Obsessive Trailbuilding Tools

by April April 28, 2016

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It’s trailbuilding time! We originally posted this Journal entry last year to familiarize our fellow Obsessives with a few essential tools for trail work. We proudly present it again now that the mountain bike season is here (not that we ever really stopped). Great rides always start with great trails, and great trails always start with having the right tool for the job. Right now is a great time to support your local trails organization with a donation. Whether you donate money or sweat is up to you. We think that spending a day doing trail maintenance can be just as much fun as riding.

Refresh your trailbuilding toolkit with a folding Opinel Trail Saw. We’ll include this essential handtool for free with any purchase of $120 or more (available for a limited time only). Just be sure to use code OPINEL at checkout. Show us your trail work on Instagram or Facebook – tag #EnjoyTheTrail on a photo of the trail you built or your favorite tool. We’ll see you out there!

 

Whether you’re already enjoying near-summer conditions, or just getting thawed out, it’s time to take care of your favorite trails. Trail work takes trail tools, and being obsessives, tools are half the fun. We’ve come to know a few trail tools and have formed… Opinions.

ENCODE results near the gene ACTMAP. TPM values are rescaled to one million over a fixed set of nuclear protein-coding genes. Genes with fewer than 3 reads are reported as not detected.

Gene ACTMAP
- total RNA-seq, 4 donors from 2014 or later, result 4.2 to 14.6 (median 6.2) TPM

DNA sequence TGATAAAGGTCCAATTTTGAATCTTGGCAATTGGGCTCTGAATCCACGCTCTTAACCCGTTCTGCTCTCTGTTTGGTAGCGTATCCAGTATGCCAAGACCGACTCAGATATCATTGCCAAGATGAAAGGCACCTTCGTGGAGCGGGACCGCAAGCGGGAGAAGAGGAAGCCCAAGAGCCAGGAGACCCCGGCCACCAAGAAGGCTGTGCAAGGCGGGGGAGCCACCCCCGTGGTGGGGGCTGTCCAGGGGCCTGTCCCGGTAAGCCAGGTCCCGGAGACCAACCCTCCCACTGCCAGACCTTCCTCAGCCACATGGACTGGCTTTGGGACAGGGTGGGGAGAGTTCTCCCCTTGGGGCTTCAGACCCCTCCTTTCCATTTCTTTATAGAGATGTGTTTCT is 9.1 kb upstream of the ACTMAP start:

Shovels, Rakes, Pick Axes, Hoes… these are the basics and readily available. But these are, again, basic. As obsessives, we seek The Right Tool For The Job. This leads us to the heart of the tool shed of any serious trail builder. Here we find cool multi-purpose tools that handle the unique trials of scratching out a trail without carrying a whole shed – the the McLeod and the Pulaski – tools cool enough to have proper names.

 

McLeod’s are probably the most popular trail tool. They’ve got sort of hoe/axe like sharp edge that let’s you “grub” or shape. They’ve got tines so you can rake or chip into soil. And they’re pretty broad and have a long enough handle so you can tamp. Only draw back is that they are usually a little flimsy so when the hard pack is more like hard pan you won’t be moving much dirt. Or when you’ve got a lot of rocks, or roots bigger than your finger, the McLeod prangs, bends, and chatters.

 

Enter the Pulaski. The Pulaski starts where the McLeod gives up. It’s got a real axe blade for chopping stuff. Big roots. Trees even! And it’s got a tough combo hoe/pick for busting up hardpan or rocky soil. This thing is invincible, but limited: you can’t finish what you start without having a McLeod along too. It’s a heavier tool for busting up the tough stuff, but it’s not so good for the finesse of finishing the job.

 

These are cool tools, but then, we met Rogue Hoes “ProHoe.” Yeah, that’s right… ProHoe. When you cannot carry an arsenal, this is the One Tool To Rule Them All. We are particularly fond of the 60A: the 40”, curved-ash-handle-variant. Made from a recycled agricultural disc blade, it is incredibly tough due to the disc’s tempering, which also means it will hold an edge. It also has some nice heft. The triangular shape lets you rake, chop, grub, dig, and tamp. Watch Mike Westra make short work of a small trail repair in our video here… (at  And you can even use it as an adz to make a flat side of a log, if you are feeling brave. Watch your toes.

#EnjoyTheTrail!

 

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